Organic, biodynamic, natural…Quezaco?

Organic, biodynamic, natural…Quezaco? - Domaine de Brau
Published on 14.04.23

The creation of our first natural cuvées is an opportunity to explain to you the difference between organic, biodynamic and natural wines.


A label at European level.

Since 2012, for a wine to obtain the “organic wine” label, it must be organic from viniculture to vinification. It is therefore a wine from vines without chemical, pesticide or herbicide-based treatment, and for which only authorized additives were used during vinification: no colorings, no flavorings, no synthetic preservatives. .

A first step away from intensive winemaking, organic wine can still use processes such as acidification, deacidification, heat treatment, addition of tannins, wood chips or industrial yeasts. The quantities of sulfur authorized at the time of vinification are limited to 100mg/liter in the red and 150mg/litre in the white, against respectively 150 and 200 mg/litre in the conventional.


The US market calls for another certification called NOP that european organic grapes growers can get as well. Then only we aer allowed to write “ made from organic grapes” on a US market sold wine bottle.



 A philosophical and environmental approach.

 Biodynamics is inspired by the work of the Austrian philosopher Rudolf Steiner (1861-1925). Biodynamic winegrowers seek to intensify the life of the soil through preparations based on plants and minerals. They also use the lunar calendar. Although it is not a regulated label, two recognized certifiers govern production, Demeter and Biodyvin. The list of authorized additives is more restricted than for organic wine and the sulfur levels authorized are lower (70 mg/liter for red and 90 mg/liter for white).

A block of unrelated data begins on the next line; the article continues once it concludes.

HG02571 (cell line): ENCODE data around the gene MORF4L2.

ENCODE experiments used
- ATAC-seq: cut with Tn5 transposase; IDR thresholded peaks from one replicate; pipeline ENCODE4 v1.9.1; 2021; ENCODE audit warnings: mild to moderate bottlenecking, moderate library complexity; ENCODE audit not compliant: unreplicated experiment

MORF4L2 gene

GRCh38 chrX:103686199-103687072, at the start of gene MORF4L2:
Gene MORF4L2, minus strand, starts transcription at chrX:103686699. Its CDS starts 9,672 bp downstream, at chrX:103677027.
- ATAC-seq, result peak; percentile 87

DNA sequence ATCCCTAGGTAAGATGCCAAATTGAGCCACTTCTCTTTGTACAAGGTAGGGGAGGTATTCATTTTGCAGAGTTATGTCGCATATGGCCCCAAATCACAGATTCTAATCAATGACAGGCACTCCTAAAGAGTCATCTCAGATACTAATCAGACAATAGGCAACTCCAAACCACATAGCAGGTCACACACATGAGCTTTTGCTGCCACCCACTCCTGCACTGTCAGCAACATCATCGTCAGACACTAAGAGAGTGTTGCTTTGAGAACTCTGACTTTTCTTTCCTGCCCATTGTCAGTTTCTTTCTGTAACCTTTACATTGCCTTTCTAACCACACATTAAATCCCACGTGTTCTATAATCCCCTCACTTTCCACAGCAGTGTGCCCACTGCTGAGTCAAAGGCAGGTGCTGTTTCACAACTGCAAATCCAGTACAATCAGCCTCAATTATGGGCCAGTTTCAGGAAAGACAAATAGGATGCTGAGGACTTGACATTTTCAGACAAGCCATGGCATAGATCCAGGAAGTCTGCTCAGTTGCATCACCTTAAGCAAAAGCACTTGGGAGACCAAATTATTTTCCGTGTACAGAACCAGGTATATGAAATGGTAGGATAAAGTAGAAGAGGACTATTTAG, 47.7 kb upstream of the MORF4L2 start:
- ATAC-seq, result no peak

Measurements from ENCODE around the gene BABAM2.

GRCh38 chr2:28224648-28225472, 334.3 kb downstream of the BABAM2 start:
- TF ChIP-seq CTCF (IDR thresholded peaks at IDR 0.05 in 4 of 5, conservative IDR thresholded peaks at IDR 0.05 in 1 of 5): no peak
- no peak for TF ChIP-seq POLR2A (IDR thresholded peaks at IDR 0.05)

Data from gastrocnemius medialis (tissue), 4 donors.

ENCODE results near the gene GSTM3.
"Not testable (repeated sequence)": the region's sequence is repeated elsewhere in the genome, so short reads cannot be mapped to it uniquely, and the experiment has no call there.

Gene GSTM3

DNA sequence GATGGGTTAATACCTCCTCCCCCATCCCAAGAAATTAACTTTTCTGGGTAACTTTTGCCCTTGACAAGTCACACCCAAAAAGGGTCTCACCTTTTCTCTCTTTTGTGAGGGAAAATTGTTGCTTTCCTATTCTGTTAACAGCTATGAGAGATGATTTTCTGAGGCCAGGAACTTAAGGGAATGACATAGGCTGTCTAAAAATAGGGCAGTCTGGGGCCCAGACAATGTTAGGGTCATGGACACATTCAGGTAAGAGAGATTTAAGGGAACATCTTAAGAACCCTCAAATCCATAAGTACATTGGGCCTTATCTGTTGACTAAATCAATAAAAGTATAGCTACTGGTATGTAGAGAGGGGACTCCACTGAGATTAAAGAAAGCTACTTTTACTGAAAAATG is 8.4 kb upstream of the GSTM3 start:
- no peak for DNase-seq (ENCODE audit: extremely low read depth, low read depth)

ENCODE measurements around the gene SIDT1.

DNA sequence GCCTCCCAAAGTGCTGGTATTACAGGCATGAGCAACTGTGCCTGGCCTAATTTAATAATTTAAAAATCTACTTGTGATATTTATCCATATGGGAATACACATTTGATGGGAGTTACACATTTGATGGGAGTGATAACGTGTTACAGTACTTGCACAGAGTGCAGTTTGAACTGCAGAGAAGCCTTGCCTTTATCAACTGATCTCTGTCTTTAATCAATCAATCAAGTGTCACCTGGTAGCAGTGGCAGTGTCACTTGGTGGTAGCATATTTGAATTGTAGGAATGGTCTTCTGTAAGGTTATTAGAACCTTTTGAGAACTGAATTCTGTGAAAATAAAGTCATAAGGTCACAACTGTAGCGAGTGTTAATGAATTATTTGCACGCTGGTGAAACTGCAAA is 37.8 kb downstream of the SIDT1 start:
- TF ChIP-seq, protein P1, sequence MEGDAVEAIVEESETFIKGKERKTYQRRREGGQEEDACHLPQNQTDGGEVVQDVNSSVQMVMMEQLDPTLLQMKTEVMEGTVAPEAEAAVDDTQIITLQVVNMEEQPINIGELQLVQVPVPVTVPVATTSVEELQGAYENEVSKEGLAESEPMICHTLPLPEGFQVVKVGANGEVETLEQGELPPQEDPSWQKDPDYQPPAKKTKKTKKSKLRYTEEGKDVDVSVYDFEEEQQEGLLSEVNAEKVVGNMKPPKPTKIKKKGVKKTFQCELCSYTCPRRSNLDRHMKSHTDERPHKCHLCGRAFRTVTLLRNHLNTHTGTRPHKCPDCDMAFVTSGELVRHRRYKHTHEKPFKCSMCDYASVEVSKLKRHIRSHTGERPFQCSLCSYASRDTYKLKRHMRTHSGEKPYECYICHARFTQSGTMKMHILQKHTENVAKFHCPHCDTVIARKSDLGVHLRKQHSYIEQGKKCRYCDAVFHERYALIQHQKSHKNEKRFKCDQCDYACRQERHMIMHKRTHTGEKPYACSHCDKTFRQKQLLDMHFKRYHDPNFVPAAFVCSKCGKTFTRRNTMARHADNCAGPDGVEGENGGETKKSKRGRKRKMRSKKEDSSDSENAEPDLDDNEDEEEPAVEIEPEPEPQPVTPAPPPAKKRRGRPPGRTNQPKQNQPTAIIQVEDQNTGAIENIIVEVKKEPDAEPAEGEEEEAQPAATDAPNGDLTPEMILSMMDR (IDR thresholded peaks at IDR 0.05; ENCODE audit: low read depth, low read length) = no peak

In search of the natural expression of the terroir

Although not regulated, natural or nature wine proceeds from an even more rigorous approach to approach the most natural and environmentally friendly viniculture and vinification conditions. It uses grapes from organic or biodynamic cultivation and goes even further towards natural vinification by not authorizing any inputs or techniques aimed at modifying the original juice, apart from a very low sulfur threshold: 30 mg/liter for reds and 40mg/liter for whites. Here is an example of the maximum doses of sulfur (sulphites) authorized for a red wine:

Wine in conventional agriculture: 160mg/l of sulfur

Wine in Organic Farming: 100mg/l of sulfur

Biodynamic wine (Demeter): 70mg/l of sulfur

Natural Wine: 30mg/l of sulfur


As a comparaison point, at BRAU, the wines from our Pop, Terres de Brau and Signatures de Vignerons ranges contain an average of 40mg/litre of sulphur.

Our Experimental range, for natural wines, are all below 10 mg/liter.

You can see that although we do not add sulfite, there is naturally a production made from the vinification.

This is explaining why, even though your wine has zero added sulfites, its back label must indicates “ contains sulfites”.

Domaine de Brau
Domaine de Brau
Domaine de Brau
Domaine de Brau
Domaine de Brau
Domaine de Brau
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